Japan and the Association of Southeast Asian Nations plan to launch a high-level dialogue later this year to explore ways to cope with transnational organized crime and terrorism, a Japanese government official said on Wednesday.
The dialogue, to be launched in Malaysia as early as June, comes as travel between Japan and ASEAN countries, some of which have groups that support Islamic State militants, is on the rise.
The announcement follows the recent killing of two Japanese nationals by the Islamic State group and reflects Japan’s desire to ensure security for the 2020 Tokyo Olympics and Paralympics.
The upcoming talks will be co-chaired by Tsukasa Kawada, ambassador in charge of cooperation for countering terrorism and international organized crime, and head of the Malaysian delegation.
The new framework will be based on the annual Japan-ASEAN anti-terror dialogue that has been in place since 2006, and cover transnational crimes, which often become the main financial sources of militant groups, the official said on condition of anonymity.
Concerns are mounting in such countries as Indonesia and the Philippines about the emergence of extremist groups expressing support for Islamic State and their involvement in terrorism in the region.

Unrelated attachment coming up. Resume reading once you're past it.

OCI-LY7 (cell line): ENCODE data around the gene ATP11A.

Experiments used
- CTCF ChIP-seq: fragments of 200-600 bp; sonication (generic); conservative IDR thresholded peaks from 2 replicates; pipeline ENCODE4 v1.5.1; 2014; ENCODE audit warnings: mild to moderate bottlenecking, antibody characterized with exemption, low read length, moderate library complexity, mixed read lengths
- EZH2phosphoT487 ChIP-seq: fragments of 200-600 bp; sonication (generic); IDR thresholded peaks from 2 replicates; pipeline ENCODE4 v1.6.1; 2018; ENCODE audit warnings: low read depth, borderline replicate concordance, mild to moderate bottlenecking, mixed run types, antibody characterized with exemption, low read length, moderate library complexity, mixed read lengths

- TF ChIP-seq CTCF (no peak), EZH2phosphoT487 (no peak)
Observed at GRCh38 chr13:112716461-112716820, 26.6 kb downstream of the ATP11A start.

The meeting will focus on counterterrorism measures such as exchanging travel information on people considered dangerous and improving legal systems to crack down on crime.
Ways to share information on the prevention of illegal drug transactions, human trafficking, money laundering and arms smuggling will also be discussed.
Last November, Japan and ASEAN adopted a joint statement confirming their cooperation on terrorism and transnational crime.
ASEAN includes Brunei, Cambodia, Indonesia, Laos, Malaysia, Myanmar, the Philippines, Singapore, Thailand and Vietnam.
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